OAKLAND — Every baseball player has their “Welcome to the Big Leagues” moment.
Brandon Maurer’s came quite early Thursday afternoon in his major league debut during the 8-2 loss to the Oakland A’s at O.co Coliseum.
With one out in the first inning and Coco Crisp on first base, the Mariners’ rookie was trying to put away Oakland’s No. 3 hitter Josh Reddick.
Maurer had a 1-2 count and planned on throwing an elevated fastball to Reddick. If he chased, it would be a strikeout swinging. If he didn’t, Maurer could try something different on 2-2.
Instead, Maurer didn’t elevate the pitch quite as much as needed. In Double-A, a player might still swing and miss or foul it off. In Triple-A, a hitter probably rips it for a single.
In the big leagues?
Reddick crushed the ball over the wall in right-center for a two-run homer.
Welcome to the big leagues, kid.
“Just a bad pitch,” Maurer said.
The intention was good, the execution was bad.
Maurer’s debut didn’t follow any feel-good movie script. He gave up six runs on eight hits – including two homers – in six innings pitched, and the Mariners fell to 2-2.
Still, there were positives. He didn’t look overwhelmed. After the rough start, he allowed one run on two hits over the next three innings.
“He really settled in nicely, and was throwing the well for a while,” Seattle manager Eric Wedge said.
Things fell apart for Maurer in the sixth. He gave up back-to-back doubles to Jed Lowrie and Reddick for a run. Then he hung a slider to Yoenis Cespedes, who took advantage of the mistake by yanking the ball out of the park with a screaming line drive for a two-run homer.
“His stuff started leaking back out over the plate,” Wedge said. “There were a couple mistakes that he made. He’ll learn from those and big league hitters will let you know.”
Wedge let Maurer fight his way out of the inning. He got help from Michael Saunders, who threw out Brandon Moss at second as he tried to stretch a single into a double. Maurer got Chris Young to pop out to end the inning, and his debut.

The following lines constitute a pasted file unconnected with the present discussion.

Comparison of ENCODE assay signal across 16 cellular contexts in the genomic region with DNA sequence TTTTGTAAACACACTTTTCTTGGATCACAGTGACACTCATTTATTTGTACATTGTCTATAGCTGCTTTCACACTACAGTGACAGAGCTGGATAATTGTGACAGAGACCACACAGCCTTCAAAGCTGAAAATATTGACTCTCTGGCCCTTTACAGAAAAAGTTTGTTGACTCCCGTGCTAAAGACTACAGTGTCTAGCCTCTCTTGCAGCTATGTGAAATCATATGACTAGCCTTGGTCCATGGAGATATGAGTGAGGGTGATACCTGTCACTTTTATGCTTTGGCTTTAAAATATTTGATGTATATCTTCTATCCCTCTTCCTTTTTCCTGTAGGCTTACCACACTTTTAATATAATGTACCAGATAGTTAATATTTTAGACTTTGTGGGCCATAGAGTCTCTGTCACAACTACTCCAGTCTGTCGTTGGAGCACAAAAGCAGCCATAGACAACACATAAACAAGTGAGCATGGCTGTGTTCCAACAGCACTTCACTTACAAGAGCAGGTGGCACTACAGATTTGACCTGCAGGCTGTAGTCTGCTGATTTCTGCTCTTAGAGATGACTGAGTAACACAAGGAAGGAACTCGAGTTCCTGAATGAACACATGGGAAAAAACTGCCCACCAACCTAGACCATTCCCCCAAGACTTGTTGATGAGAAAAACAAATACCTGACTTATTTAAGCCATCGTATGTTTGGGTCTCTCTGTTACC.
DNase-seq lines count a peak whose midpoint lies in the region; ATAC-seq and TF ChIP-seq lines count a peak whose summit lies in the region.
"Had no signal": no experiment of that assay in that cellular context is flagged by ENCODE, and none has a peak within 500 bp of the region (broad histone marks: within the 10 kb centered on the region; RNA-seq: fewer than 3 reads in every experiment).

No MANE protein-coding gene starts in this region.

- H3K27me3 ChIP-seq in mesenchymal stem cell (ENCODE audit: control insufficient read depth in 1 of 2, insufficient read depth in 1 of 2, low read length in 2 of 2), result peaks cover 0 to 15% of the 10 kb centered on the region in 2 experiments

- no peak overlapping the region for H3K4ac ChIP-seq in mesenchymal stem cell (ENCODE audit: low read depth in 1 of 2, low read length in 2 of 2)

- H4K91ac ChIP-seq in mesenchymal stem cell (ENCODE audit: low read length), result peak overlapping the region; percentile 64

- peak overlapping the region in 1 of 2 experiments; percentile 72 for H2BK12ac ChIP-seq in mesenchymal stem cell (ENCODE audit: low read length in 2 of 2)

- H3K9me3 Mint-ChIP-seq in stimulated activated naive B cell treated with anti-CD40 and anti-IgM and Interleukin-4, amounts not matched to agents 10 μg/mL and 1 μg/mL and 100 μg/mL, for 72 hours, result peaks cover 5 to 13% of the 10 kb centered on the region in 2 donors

“I wanted him to finish that inning,” Wedge said. “I wanted him to walk off the field, and he did.”
Maurer’s line was six innings, six earned runs on eight hits with a strikeout, a wild pitch and a hit batter. He threw 74 pitches with 52 strikes.
“It was definitely the first one,” Maurer said of his start.
And they usually get easier after that first one.
“You get a lot of firsts out of the way in that first start,” Wedge said. “I’m sure he learned a lot today, and he’ll continue to learn. It’s part of it.”
One thing Maurer learned is not to be afraid of his fastball.
“I started getting away from my fastball and falling behind in the count,” he said. “It was the location with my offspeed (pitches). I know what I need to work on now. So I will take that and work on them till my next start.”
In addition to making his big-league debut, Maurer was pitching in front of more than 20 friends and family.
“That’s not easy either to try and go out there and trying to impress them,” he said. “I think I will be a little more comfortable the next time.”
Perhaps his next time will also include a little more run support. Seattle managed two runs,despite getting eight hits.
A’s starter A.J. Griffin held the Mariners scoreless for four innings. In the fifth inning, Dustin Ackley led off with a single and scored on Michael Saunders sacrifice line-out to left field to cut the lead to 2-1.
The only other Seattle run came in the sixth, courtesy of Michael Morse. Morse turned on a low inside sinker and hit rocket to left field for a solo home run to lead off the inning. It was his fourth home run of the season – most in baseball.
“I’m seeing the ball pretty good and putting some good swings on it,” he said. “I hit the ball where it’s pitched. I don’t go up there trying to pull everything. I go up there trying to get a good pitch to hit.”
The Mariners looked like they might be getting to Griffin as Justin Smoak followed Morse’s homer with a hard single to right. But Seattle mustered nothing more the rest of the way, getting one hit in the final three innings against the Oakland bullpen.
“It’s a new ballclub and we’ve got a lot of guys here that are now just getting settled in,” Wedge said. ‘It takes a little time to get your feet underneath of you and find that groove as club, but we will.”